Zis-N-Zat From Pastor Asher

God is my conscience, Jesus lives in my heart… this blog is about what I see, what I think, what I do and how I serve God

Approximate notes for Sunday’s Message; John 1:6-8; 3rd Sunday in Advent

Scriptures for this Sunday: John 1:6-8, 19-28 // 1 Thessalonians 5:16-24

You can read these Scriptures here: NIV and ESV

{ Chrismon Service

   If anyone wants a Chrismon Service Liturgy, pls contact me and I will get you a printout
}

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There is a story of a man who fell into a pit. The walls were so steep that he could not get out. “A doctor passed by and the men shouted, “Hello!!! Can you help me?” The doctor wrote a prescription, threw it down into the hole and moved on.

Then a pastor came along and the man cried out again, “Pastor, I’m down in this hole; can you help me to get out?” The pastor said a prayer, and moved on.

Then a friend walked by, and the man cried out again, “Hey, Joe! it’s me down in the pit. Can you help me to get out?” So the friend jumped down into the hole. Our man said, “Are you crazy? Why did you jump in? Now both of us are stuck down here.” His friend then replied, “Yep, you are right! Both of us are here now but I have been down here before and I know how to get out.”

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In the Gospel of John, chapter 1 verse 7 we hear, “[John the Baptist] came as a witness to testify concerning … [the] light, so that through him all might believe” (NIV2010). In Chapter 8 of the Gospel of John, Jesus himself made a claim that he is “the light of the world” (verse 12).

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Light is not always a welcome phenomenon because light illuminates things. Light can expose imperfections, messes and piles of stuff; light can expose “skeletons in our closets.” While such illumination could be healing and freeing, it also could expose things that we do not want to expose. One of the ways to make any room inviting is to dim the lights so that all the mess, dust, dirty dishes and carpet stains are not visible and our imaginations fill in the details where the light no longer shines. I think that most personal growth in our lives happens in the tension between learning when and how to clean up after mistakes (how to get out of the pit) and figuring out which areas of our lives could be dimmed because only God can fix those.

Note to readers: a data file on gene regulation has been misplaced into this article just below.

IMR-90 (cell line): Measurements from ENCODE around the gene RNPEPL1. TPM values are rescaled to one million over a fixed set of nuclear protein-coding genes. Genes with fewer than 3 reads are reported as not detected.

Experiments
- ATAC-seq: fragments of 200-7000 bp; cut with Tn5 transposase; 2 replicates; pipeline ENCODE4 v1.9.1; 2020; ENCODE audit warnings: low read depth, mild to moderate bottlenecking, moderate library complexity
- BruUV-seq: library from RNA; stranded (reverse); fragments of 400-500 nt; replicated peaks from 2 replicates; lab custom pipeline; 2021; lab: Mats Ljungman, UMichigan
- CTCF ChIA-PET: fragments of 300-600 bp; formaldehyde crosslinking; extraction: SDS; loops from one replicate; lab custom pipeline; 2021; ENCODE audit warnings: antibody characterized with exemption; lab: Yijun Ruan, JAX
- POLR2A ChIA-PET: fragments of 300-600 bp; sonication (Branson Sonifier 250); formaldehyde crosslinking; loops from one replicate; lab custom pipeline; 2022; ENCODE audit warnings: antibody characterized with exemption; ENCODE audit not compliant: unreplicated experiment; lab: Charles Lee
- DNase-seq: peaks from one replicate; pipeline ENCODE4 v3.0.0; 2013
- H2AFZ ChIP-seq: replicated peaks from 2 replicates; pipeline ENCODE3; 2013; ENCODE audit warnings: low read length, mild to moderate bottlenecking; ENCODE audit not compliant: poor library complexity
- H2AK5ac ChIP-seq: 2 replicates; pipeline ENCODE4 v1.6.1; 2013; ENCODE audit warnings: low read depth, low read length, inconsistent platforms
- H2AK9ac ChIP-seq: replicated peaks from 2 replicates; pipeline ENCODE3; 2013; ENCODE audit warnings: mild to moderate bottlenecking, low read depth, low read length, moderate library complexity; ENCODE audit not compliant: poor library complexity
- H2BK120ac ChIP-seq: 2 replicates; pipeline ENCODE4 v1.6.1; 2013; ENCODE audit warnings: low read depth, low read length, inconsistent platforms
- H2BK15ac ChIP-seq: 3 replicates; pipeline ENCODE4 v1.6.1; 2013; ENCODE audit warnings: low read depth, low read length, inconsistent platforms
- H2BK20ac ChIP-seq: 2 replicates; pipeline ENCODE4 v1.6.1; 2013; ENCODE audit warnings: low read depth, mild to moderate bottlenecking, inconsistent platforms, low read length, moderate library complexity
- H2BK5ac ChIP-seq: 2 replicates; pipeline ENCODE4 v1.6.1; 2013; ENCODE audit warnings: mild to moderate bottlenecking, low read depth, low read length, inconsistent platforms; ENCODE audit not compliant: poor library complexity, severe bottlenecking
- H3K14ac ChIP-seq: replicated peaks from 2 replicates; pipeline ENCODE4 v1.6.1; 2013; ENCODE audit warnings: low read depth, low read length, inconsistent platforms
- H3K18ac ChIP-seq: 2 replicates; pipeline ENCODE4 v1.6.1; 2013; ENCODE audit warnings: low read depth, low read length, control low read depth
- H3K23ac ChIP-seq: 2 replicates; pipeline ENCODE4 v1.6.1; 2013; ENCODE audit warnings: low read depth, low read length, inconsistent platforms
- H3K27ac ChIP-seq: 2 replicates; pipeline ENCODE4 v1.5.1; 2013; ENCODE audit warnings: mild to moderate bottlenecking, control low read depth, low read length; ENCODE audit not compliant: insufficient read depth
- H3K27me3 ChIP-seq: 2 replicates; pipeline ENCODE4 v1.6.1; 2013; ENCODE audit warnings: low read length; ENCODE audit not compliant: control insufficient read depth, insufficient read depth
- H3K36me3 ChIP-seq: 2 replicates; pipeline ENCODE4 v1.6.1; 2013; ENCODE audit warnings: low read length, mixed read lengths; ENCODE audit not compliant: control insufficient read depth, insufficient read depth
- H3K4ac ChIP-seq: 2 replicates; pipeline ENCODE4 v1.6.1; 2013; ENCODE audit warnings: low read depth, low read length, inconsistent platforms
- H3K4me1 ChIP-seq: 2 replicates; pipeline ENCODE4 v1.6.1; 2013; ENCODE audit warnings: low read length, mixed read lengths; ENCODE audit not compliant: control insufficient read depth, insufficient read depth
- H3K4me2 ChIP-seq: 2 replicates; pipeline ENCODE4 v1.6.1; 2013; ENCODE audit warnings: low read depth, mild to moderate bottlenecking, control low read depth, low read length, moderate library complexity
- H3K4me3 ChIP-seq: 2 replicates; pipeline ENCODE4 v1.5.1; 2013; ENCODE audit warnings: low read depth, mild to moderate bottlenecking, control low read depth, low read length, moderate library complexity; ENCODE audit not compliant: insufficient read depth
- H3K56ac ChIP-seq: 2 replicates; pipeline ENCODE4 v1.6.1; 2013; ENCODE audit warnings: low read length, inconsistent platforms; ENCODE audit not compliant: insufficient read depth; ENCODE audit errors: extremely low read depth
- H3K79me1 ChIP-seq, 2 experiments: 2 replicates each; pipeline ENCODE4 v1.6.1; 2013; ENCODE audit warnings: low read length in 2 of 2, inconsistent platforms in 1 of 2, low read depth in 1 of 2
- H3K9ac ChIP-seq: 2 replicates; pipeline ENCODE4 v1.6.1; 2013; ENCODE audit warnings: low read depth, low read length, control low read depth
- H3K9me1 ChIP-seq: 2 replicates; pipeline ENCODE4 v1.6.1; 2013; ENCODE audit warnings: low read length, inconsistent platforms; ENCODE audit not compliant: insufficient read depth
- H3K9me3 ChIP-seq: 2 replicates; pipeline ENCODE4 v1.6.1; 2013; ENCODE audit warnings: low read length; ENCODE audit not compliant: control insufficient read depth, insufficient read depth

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Advent is the time the Church sets aside for all of us to think about what Jesus’ coming into our world means to us, and in response, to start preparing ourselves for his second coming, his second Advent. The Season of Advent is a period of time that reminds us that one day, all that you and I think, say, reflect on, believe and do will meet the light of God. All truth will be known and all will be revealed.

While it is scary to know that all our imperfections will be revealed one day, it is also comforting. It is scary because all of us have unmet obligations, broken promises, and unresolved conflicts in our lives that need tending to; all of us have “skeletons in our closet.” It is scary because it may mean that we will discover ourselves in the pit.

It is comforting because we also know that Jesus has been in the pit. Jesus came to live among us, to experience our emotions, to share our lives, and to give us an example of what our abundant lives (John 10:10) can be like. It is comforting because Jesus has been here in our pit and Jesus can help us to get out. It is comforting because the LIGHT shines more brightly against a backdrop of darkness and it is in the “pits of our lives” where we feel the darkest and where we are most aware of our need for God’s Grace, Love and Presence in our lives.

The Advent season is the time to recognize that in some areas of our lives we are in a pit. The Advent season is the time to turn up the dimmer switch on our lives and make the necessary course corrections so that we can help each other get out of those pits.

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In 2nd Corinthians chapter 1 Paul wrote, “3 Praise be to the God and Father of our Lord Jesus Christ, the Father of compassion and the God of all comfort, 4 who comforts us in all our troubles, so that we can comfort those in any trouble with the comfort we ourselves receive from God (emphasis added, AFT).”

During the Chrismon service, every Christ Monogram that we use is based on a symbol or a saying from Jesus’ life. Today’s Scripture reading tells us that John the Baptist came as a witness to testify concerning the LIGHT of Jesus, so that all might believe (John 1:7). What we do not have, however, is a Chrismon of Light. Truthfully I do not even know how we would make one. But there is a Chrismon of Light in this sanctuary. As a matter of fact there are multiple Chrismons of Light in this sanctuary and these Chrismons are you, every one of you. You are God’s light to the world (Matthew 5:14).

As this service comes to a close, I want to leave you with a couple of questions, “Are you a witness to the LIGHT of Jesus? Do you have the courage to shine the light on your life as we are preparing ourselves for the coming of the Messiah?”

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